Indeed, there is no panacea at all. Socialism provides that gloss as illustrated in this very series of posts. What originated this discussion? An unequivocal claim that Brazil was more 'compassionate' than the US. How much more gloss in the absence of effort do you need to see? It is not the fact of all socialism that it requires no real work, only the fact of casual socialists on the 'net who merrily complain and b*tch before piling back into their gas guzzling SUV to drive down to McDonald's and stuff their faces. It has been my experience on the 'net that American socialists are the single most whiney and ineffectual political group in existence. Always willing to tell a company or program what they should be doing, never willing to attempt to get it done.

    Frankly that's what inspires my distaste for the movement. You think healthcare in the US sucks? What have you done to change it lately?

    I generally agree with your conclusion, though I'm not quite in
    line with your approach. Yes, American pharma companies invest
    huge amounts of money, time and resources in developing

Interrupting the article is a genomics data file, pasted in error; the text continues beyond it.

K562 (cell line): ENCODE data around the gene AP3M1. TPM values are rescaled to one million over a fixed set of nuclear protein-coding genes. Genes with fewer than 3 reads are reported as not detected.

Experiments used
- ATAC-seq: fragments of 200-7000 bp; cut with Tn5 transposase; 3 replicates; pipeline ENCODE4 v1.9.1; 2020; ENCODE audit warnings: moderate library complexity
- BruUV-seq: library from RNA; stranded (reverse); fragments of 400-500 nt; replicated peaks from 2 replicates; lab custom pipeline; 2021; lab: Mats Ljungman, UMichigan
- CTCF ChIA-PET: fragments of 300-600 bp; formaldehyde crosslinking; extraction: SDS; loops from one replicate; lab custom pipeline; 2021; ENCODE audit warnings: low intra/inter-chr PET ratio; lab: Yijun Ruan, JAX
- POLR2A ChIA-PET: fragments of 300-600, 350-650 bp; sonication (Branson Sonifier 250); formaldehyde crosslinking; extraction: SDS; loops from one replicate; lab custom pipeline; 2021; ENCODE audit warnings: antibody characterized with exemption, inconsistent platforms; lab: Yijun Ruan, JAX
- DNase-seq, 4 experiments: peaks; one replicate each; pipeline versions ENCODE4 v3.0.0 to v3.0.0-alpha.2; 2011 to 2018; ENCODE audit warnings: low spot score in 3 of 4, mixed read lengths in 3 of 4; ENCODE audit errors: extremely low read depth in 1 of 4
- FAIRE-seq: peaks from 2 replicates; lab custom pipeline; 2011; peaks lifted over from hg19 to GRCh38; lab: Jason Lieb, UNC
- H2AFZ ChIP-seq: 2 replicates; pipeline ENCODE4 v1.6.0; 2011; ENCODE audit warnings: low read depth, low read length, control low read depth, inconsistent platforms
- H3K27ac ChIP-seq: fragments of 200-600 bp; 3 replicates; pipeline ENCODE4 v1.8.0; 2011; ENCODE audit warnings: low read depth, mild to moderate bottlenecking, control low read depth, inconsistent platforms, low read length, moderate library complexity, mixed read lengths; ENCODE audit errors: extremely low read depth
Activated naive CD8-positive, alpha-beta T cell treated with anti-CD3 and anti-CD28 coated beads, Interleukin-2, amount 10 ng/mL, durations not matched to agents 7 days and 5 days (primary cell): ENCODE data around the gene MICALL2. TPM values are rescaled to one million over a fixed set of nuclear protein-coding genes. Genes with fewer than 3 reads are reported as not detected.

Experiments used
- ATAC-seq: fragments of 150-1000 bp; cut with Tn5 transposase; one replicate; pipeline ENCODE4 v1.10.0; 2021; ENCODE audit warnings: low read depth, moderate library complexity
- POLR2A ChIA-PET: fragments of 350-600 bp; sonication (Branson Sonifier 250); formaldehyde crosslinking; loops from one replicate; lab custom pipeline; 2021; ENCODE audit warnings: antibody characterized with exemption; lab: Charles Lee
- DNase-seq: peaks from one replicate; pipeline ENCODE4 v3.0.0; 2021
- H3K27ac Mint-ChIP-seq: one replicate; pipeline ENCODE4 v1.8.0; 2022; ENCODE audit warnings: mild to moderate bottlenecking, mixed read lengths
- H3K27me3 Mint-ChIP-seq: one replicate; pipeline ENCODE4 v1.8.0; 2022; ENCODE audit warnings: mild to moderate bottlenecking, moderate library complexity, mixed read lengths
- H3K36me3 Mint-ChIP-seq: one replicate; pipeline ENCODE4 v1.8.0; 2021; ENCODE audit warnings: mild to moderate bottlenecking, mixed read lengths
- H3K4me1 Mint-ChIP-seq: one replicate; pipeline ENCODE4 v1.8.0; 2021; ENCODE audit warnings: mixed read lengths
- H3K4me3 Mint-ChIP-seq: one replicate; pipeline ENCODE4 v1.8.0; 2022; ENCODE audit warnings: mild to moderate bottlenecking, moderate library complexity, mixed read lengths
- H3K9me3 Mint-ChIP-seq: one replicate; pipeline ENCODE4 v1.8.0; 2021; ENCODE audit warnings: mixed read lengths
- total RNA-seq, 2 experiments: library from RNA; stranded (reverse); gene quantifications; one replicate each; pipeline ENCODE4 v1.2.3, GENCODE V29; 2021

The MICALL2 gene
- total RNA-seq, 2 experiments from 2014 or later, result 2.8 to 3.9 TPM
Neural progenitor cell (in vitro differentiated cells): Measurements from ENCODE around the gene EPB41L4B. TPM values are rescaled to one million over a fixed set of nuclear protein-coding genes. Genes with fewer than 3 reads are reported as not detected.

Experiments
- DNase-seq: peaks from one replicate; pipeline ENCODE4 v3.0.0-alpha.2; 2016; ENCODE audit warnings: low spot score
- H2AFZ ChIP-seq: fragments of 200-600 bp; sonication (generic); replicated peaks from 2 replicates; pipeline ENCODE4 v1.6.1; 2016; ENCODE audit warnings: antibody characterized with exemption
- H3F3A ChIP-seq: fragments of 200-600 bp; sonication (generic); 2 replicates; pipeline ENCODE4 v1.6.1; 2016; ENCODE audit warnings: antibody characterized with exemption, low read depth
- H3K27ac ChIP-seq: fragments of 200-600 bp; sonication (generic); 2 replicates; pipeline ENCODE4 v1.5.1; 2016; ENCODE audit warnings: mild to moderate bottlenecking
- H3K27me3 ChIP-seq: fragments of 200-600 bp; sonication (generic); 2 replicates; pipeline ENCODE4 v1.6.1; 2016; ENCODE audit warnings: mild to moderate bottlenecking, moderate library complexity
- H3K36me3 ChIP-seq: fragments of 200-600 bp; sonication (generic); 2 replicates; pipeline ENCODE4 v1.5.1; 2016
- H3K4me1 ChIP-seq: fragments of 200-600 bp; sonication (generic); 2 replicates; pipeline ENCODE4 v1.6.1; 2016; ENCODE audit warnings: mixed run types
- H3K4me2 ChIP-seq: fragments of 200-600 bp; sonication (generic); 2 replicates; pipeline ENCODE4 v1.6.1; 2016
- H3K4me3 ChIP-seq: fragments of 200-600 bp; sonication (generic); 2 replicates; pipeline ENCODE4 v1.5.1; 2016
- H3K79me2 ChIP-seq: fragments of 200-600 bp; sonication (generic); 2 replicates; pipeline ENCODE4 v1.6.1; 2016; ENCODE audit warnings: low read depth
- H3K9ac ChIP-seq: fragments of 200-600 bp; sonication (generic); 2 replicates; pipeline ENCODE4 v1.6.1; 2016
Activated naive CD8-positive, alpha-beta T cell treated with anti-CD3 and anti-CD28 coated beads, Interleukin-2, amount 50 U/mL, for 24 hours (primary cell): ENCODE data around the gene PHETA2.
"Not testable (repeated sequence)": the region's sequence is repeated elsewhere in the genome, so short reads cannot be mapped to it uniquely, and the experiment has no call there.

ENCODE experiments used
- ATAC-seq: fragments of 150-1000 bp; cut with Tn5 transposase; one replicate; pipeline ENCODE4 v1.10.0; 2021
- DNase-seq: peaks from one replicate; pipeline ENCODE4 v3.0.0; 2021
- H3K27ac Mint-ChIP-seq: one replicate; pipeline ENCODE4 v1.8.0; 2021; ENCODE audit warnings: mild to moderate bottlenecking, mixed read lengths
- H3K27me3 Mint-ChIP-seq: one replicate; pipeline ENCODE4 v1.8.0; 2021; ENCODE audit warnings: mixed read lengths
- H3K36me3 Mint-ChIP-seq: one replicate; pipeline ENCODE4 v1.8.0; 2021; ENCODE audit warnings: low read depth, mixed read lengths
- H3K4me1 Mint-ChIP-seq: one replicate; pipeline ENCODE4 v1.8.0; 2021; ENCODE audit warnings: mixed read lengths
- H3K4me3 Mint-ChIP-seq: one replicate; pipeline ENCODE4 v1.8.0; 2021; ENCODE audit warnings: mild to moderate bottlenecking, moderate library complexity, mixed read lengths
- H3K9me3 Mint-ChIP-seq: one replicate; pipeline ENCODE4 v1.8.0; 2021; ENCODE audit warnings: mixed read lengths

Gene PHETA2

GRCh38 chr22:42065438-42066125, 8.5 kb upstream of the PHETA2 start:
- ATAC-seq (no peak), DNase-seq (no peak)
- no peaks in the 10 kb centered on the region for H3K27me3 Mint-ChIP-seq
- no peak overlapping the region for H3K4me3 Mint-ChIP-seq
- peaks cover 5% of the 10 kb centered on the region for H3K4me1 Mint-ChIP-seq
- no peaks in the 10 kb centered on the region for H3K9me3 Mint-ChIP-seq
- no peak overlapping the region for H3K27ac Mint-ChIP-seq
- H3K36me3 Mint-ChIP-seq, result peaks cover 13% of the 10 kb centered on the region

therapies for very ill people, and they deserve a fair return on
    that investment. Whether any single person is capable of a
    fraction of that development or not is irrelevant; the question
    of what constitutes a fair return is open to debate, and Big
    Pharma in the U.S. has engaged in some tactics to maximize that
    return -- seeking to extend patents on drugs to keep
    less-expensive generics out of the marketplace, for instance, or
    seeking patent protection for natural botanical extracts -- that
    are certainly open to question.

    Not only a fair return, but fair credit for what is ultimately extremely beneficial and positive work. To say that they have no compassion because, in brief, they are successful is simply disgusting. After all, we aren't attacking a specific company or business practice here, nor any specific workers or issues, we're blanket assaulting an entire industry as incapable of compassion and gouging. I think that's a contemptable stance for a casual socialist to take.